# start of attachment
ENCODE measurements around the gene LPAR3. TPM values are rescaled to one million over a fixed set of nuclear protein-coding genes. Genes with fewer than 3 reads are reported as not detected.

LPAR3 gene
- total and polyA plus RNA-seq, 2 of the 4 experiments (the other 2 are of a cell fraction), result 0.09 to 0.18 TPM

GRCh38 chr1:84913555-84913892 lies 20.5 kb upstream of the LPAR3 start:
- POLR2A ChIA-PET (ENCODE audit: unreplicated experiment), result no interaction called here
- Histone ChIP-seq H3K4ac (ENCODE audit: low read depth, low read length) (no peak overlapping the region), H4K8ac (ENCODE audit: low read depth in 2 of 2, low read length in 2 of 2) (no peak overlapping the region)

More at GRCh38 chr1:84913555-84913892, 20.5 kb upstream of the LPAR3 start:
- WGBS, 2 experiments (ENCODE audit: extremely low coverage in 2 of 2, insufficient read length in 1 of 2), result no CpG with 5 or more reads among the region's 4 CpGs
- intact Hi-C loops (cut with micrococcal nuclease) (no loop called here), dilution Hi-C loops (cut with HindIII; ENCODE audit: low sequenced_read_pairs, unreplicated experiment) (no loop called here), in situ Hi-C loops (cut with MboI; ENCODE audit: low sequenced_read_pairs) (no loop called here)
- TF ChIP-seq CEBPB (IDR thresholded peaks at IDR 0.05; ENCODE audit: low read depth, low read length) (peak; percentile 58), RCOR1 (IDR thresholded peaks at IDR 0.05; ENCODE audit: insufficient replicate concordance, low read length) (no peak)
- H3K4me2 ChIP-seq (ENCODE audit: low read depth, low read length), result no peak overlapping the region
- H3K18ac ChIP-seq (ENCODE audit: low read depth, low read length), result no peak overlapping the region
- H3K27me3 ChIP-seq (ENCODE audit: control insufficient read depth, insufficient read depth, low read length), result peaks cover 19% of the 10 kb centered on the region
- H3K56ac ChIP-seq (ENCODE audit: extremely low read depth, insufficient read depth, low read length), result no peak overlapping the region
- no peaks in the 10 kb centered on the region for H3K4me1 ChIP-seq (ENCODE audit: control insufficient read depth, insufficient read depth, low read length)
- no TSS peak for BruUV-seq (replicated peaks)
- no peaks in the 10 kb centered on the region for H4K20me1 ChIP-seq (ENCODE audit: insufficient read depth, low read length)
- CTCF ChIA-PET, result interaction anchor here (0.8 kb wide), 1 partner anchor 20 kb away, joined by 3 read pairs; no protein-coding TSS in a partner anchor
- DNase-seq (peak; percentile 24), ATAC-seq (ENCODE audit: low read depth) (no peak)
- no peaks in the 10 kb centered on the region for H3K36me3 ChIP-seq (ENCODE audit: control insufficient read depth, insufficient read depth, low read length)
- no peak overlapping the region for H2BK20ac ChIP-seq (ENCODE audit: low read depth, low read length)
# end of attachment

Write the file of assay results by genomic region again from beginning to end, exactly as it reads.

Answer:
ENCODE measurements around the gene LPAR3. TPM values are rescaled to one million over a fixed set of nuclear protein-coding genes. Genes with fewer than 3 reads are reported as not detected.

LPAR3 gene
- total and polyA plus RNA-seq, 2 of the 4 experiments (the other 2 are of a cell fraction), result 0.09 to 0.18 TPM

GRCh38 chr1:84913555-84913892 lies 20.5 kb upstream of the LPAR3 start:
- POLR2A ChIA-PET (ENCODE audit: unreplicated experiment), result no interaction called here
- Histone ChIP-seq H3K4ac (ENCODE audit: low read depth, low read length) (no peak overlapping the region), H4K8ac (ENCODE audit: low read depth in 2 of 2, low read length in 2 of 2) (no peak overlapping the region)

More at GRCh38 chr1:84913555-84913892, 20.5 kb upstream of the LPAR3 start:
- WGBS, 2 experiments (ENCODE audit: extremely low coverage in 2 of 2, insufficient read length in 1 of 2), result no CpG with 5 or more reads among the region's 4 CpGs
- intact Hi-C loops (cut with micrococcal nuclease) (no loop called here), dilution Hi-C loops (cut with HindIII; ENCODE audit: low sequenced_read_pairs, unreplicated experiment) (no loop called here), in situ Hi-C loops (cut with MboI; ENCODE audit: low sequenced_read_pairs) (no loop called here)
- TF ChIP-seq CEBPB (IDR thresholded peaks at IDR 0.05; ENCODE audit: low read depth, low read length) (peak; percentile 58), RCOR1 (IDR thresholded peaks at IDR 0.05; ENCODE audit: insufficient replicate concordance, low read length) (no peak)
- H3K4me2 ChIP-seq (ENCODE audit: low read depth, low read length), result no peak overlapping the region
- H3K18ac ChIP-seq (ENCODE audit: low read depth, low read length), result no peak overlapping the region
- H3K27me3 ChIP-seq (ENCODE audit: control insufficient read depth, insufficient read depth, low read length), result peaks cover 19% of the 10 kb centered on the region
- H3K56ac ChIP-seq (ENCODE audit: extremely low read depth, insufficient read depth, low read length), result no peak overlapping the region
- no peaks in the 10 kb centered on the region for H3K4me1 ChIP-seq (ENCODE audit: control insufficient read depth, insufficient read depth, low read length)
- no TSS peak for BruUV-seq (replicated peaks)
- no peaks in the 10 kb centered on the region for H4K20me1 ChIP-seq (ENCODE audit: insufficient read depth, low read length)
- CTCF ChIA-PET, result interaction anchor here (0.8 kb wide), 1 partner anchor 20 kb away, joined by 3 read pairs; no protein-coding TSS in a partner anchor
- DNase-seq (peak; percentile 24), ATAC-seq (ENCODE audit: low read depth) (no peak)
- no peaks in the 10 kb centered on the region for H3K36me3 ChIP-seq (ENCODE audit: control insufficient read depth, insufficient read depth, low read length)
- no peak overlapping the region for H2BK20ac ChIP-seq (ENCODE audit: low read depth, low read length)